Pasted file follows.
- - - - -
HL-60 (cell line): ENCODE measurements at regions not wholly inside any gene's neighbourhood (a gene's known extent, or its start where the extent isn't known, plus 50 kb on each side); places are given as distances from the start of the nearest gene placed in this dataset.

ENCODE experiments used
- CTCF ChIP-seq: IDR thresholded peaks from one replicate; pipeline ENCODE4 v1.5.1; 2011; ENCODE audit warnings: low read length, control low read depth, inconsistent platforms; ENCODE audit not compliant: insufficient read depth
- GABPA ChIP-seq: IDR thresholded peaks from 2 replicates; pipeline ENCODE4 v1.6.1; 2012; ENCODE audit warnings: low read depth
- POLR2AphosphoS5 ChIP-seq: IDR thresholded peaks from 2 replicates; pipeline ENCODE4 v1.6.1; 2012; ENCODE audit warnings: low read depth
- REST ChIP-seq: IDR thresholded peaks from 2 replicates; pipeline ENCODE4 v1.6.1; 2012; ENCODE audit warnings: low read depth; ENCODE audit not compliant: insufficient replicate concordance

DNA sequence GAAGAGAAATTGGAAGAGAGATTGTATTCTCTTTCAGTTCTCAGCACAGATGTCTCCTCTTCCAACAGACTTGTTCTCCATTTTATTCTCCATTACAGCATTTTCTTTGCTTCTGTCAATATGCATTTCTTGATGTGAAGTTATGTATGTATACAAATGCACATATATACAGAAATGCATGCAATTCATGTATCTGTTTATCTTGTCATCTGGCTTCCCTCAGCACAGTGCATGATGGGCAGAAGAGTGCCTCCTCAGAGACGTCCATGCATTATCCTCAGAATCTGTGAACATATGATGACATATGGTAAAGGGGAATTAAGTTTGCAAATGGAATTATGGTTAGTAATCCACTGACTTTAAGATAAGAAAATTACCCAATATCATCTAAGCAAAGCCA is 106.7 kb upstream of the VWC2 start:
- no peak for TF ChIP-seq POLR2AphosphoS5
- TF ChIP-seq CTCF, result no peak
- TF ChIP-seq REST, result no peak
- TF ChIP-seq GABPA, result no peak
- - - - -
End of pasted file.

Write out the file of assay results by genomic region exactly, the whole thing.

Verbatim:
HL-60 (cell line): ENCODE measurements at regions not wholly inside any gene's neighbourhood (a gene's known extent, or its start where the extent isn't known, plus 50 kb on each side); places are given as distances from the start of the nearest gene placed in this dataset.

ENCODE experiments used
- CTCF ChIP-seq: IDR thresholded peaks from one replicate; pipeline ENCODE4 v1.5.1; 2011; ENCODE audit warnings: low read length, control low read depth, inconsistent platforms; ENCODE audit not compliant: insufficient read depth
- GABPA ChIP-seq: IDR thresholded peaks from 2 replicates; pipeline ENCODE4 v1.6.1; 2012; ENCODE audit warnings: low read depth
- POLR2AphosphoS5 ChIP-seq: IDR thresholded peaks from 2 replicates; pipeline ENCODE4 v1.6.1; 2012; ENCODE audit warnings: low read depth
- REST ChIP-seq: IDR thresholded peaks from 2 replicates; pipeline ENCODE4 v1.6.1; 2012; ENCODE audit warnings: low read depth; ENCODE audit not compliant: insufficient replicate concordance

DNA sequence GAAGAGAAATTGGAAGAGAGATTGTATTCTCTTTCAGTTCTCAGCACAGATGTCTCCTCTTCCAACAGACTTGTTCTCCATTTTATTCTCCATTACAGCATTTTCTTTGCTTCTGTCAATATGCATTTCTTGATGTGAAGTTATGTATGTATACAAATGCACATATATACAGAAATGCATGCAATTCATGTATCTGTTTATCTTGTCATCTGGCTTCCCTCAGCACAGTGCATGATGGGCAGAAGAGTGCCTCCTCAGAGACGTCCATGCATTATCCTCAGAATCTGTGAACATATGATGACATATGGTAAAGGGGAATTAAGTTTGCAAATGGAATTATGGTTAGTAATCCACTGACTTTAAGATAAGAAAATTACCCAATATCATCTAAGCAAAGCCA is 106.7 kb upstream of the VWC2 start:
- no peak for TF ChIP-seq POLR2AphosphoS5
- TF ChIP-seq CTCF, result no peak
- TF ChIP-seq REST, result no peak
- TF ChIP-seq GABPA, result no peak